allow @users readonly  # allow users of group 'users' to connect readonly


-  set daemon 120            # check services at 2-minute intervals
+  set daemon 60             # check services at 1-minute intervals
-  set alert
+  set alert


set mailserver port 587
    username "" password "UOENO"
    using tlsv1
    with timeout 30 seconds
check process mcservice with pidfile /var/run/
  start program = "/usr/local/mirthconnect/mcservice start" with timeout 60 seconds
  stop program = "/usr/local/mirthconnect/mcservice stop"
  if cpu > 60% for 2 cycles then alert
  if cpu > 80% for 5 cycles then restart

Start monit

Once you are done with the config file, check the syntax:

monit -t

Just in case, give a quick

sudo monit reload

After resolving any possible syntax errors, start monitoring/running all the monitored programs. We are going to start monit with sudo because some of the commands we have it run require sudo privileges.

sudo monit start all

WAIT: Make sure monit runs on boot

According to this thread, commands put into /etc/rc.local are run as root, last, during boot. So adding the commands to start monit (without sudo) in that file should be all we need to do to have monit start at boot (and all the programs/processes we want to monitor to start at boot as well).

So fire up sudo nano /etc/rc.local and add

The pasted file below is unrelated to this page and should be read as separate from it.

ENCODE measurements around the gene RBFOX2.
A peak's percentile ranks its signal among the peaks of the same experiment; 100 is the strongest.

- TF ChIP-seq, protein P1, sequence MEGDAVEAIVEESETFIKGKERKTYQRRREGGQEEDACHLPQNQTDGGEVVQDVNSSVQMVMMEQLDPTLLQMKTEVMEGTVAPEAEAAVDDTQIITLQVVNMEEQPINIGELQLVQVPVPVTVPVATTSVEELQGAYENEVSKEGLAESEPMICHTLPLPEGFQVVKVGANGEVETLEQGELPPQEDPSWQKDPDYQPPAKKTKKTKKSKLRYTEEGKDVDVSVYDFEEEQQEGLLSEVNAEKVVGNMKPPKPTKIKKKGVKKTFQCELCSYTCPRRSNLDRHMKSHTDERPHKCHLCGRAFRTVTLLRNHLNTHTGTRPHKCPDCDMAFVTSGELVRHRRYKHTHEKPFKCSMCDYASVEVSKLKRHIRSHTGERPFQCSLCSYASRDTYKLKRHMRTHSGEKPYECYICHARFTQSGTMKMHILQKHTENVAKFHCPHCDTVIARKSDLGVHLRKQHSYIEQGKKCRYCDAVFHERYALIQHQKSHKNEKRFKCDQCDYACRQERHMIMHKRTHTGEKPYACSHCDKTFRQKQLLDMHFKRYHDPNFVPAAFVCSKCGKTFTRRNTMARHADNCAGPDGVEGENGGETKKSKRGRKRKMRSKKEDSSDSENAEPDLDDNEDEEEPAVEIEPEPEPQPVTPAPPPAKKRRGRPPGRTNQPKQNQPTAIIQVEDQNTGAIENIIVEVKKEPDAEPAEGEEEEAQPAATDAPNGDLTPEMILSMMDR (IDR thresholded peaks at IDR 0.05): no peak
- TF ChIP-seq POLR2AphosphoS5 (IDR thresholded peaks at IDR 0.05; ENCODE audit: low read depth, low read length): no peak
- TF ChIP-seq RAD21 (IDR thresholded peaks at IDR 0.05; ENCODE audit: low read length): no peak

monit start all

Now our stuff will start whenever the system reboots.

Moving from Derby to Postgres

The default database that Mirth Connect will use is Derby. However, this is not really supposed to be used in production, so we will switch over to good ol' Postgres. Here is a nice intro to installing and using PostgreSQL on Ubuntu

Let's start with a nice update of the apt-get repository:

apt-get update

Next we'll go ahead and download Postgres and its helpful accompanying dependencies:

sudo apt-get install postgresql postgresql-contrib

Now postgres is installed.

Prep PostgreSQL for Mirth

By default postgres uses ident authentication, tying each server user to a Postgres account. So to get going we will first switch into the default user, and then create our user ("mirth").

$ sudo su - postgres
$ createuser --pwprompt
Enter name of role to add: mirth
Enter password for new role:
Enter it again:
Shall the new role be a superuser? (y/n) y

Or actually a simpler way to do it would probably be this SO answer